Things are more expensive in Costa Rica, but they’re also more convenient and luxurious. It is entirely possible to travel to Costa Rica on a budget, and cooking your own food saves quite a bit. Transportation is cleaner and safer in Costa Rica, and access to local guides can be quite appealing to families and first-time travelers.
Nicaragua is just beginning to realize the merit of environmental conservation, which means there’s not much left to conserve. Combine this tardiness with cries from environmentalists over lax biological protections and contentious plans for a $50 billion coast-to-coast Chinese-funded shipping canal and you’ve got a recipe for, according to critics, further destruction of wetlands, rainforests, and endangered species. Currently, 18% of Nicaragua is comprised of parks and reserves which means they have fewer tourists than Costa Rica. There are many hotels throughout Nicaragua, though some still don’t have air conditioning, and fewer people speak English. Nicaraguan roads can be dangerous and their lack of signage an issue for those who don’t know their way around.
Costa Rica’s eco-tourism boom really took off in the 90’s when word got out about their biodiversity and incredible nature. Conservation efforts began in the 60’s, with 25% of the country still devoted to protected parks and reserves. A “living Eden,” Costa Rica’s nature is thriving with over 10,000 species of plants and trees and 35,000 species of insects and animals. Some areas are known to be overrun with those on holiday, but there are still plenty of jungles and rainforests where your only company will be beautiful exotic birds, sloths, turtles, frogs, and capuchin. Expect top-notch resorts, organized tours, and English-speaking locals.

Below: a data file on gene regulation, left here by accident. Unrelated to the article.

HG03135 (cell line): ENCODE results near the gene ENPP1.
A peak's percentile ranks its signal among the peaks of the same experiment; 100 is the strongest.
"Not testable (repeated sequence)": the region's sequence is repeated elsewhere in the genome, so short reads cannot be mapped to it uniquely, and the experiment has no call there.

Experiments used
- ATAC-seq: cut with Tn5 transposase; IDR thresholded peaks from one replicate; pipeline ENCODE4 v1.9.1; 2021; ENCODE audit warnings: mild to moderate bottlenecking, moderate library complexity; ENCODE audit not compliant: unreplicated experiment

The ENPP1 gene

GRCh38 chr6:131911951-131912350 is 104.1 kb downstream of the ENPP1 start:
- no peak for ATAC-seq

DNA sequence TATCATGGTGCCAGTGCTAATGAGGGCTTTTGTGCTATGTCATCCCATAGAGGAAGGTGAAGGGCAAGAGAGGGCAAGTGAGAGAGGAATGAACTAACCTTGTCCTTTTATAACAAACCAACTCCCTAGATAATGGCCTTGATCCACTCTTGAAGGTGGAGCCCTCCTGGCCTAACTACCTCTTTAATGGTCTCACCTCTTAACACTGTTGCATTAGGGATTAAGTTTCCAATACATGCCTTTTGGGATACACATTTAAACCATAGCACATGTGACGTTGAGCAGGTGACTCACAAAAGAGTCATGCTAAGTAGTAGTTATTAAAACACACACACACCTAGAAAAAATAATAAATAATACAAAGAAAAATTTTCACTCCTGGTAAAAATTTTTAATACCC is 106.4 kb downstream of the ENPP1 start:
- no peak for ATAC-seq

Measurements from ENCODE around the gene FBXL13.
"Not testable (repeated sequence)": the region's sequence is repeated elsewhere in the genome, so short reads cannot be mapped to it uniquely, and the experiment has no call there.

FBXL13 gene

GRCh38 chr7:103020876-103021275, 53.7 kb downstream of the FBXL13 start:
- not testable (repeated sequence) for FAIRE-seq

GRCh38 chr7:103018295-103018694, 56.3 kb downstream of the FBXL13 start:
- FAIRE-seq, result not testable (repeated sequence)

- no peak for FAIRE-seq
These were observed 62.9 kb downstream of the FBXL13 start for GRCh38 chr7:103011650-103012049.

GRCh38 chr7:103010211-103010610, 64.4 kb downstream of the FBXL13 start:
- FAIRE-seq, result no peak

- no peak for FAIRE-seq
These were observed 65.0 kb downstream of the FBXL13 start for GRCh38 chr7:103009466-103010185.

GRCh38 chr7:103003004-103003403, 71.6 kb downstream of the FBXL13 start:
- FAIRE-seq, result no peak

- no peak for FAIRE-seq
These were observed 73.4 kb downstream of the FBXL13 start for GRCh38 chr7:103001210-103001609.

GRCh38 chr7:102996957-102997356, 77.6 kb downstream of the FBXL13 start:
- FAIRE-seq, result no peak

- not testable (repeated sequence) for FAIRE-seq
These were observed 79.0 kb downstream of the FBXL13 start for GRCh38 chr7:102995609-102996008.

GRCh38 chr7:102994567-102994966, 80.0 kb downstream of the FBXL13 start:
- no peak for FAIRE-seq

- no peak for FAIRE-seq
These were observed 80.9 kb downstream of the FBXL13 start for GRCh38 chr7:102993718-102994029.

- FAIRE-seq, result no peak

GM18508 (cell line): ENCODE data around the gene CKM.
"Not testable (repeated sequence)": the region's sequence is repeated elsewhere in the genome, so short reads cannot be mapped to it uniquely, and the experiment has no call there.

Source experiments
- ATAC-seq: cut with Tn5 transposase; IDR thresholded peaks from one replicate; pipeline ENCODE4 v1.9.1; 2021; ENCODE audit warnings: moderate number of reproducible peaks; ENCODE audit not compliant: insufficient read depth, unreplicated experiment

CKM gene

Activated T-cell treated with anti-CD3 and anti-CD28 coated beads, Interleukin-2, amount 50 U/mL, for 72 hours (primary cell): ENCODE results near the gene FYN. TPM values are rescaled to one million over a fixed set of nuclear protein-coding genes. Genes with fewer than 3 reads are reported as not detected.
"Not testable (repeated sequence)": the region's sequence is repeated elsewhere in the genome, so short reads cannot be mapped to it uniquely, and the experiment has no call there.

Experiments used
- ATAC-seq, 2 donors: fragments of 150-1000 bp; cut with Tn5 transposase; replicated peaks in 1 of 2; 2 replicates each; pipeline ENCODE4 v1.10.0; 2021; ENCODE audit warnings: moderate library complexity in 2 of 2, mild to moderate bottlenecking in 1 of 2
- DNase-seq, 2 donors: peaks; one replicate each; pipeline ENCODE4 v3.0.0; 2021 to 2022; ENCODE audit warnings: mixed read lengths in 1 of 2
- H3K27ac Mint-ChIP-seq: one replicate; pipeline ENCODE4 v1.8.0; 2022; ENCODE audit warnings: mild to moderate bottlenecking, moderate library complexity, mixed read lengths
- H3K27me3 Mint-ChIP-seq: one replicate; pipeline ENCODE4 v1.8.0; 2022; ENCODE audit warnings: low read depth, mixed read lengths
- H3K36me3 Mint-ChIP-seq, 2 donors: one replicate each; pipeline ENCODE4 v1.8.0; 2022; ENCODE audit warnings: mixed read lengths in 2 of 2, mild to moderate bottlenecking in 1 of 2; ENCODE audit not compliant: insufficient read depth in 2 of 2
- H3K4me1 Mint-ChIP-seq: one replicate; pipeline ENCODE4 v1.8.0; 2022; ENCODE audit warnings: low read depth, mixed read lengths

In July of this year, the U.S. State Department issued a Nicaraguan travel advisory suggesting Americans reconsider traveling there due to crime, civil unrest and limited availability to healthcare. The U.S. government ordered the departure of non-emergency U.S. government personnel and issued these instructions to the remaining U.S tourists: Maintain adequate supplies of food, water, and shelter; keep a low profile; do not display signs of wealth such as expensive watches or jewelry. Furthermore, Nicaragua police/border officials are operating with a “wild wild west” mentality and are not super helpful when you actually need them.
In March of this year, the U.S. State Department simply reminded those traveling to Costa Rica to “exercise normal precautions” (as with any travel.) With no intention of ever going to war, Costa Rica abolished their military in 1948. The police force is operated by the Ministry of Public Safety and receives high marks for integrity in tourist reviews. Violent crime is quite rare in Costa Rica. The biggest danger is petty theft in highly populated areas, typically, around Christmas. Far from terror attacks and turbulent world-politics, with access to world-class doctors and hospitals, Costa Rica is often called “the happiest place on Earth.”
We hope this analysis of these 2 beautiful Central American countries has helped in your decision. Although Nicaragua may not be at it’s best moment right now, everyone in Costa Rica is hoping for a quick transition to peace and a prosperous future. If you are looking to help out our Nicaraguan neighbors during their tough times, you can safely donate this foundation, Concern for the World, which has a current base of operations in Managua. If you are looking to score this next dry season in Costa Rica, contact us today!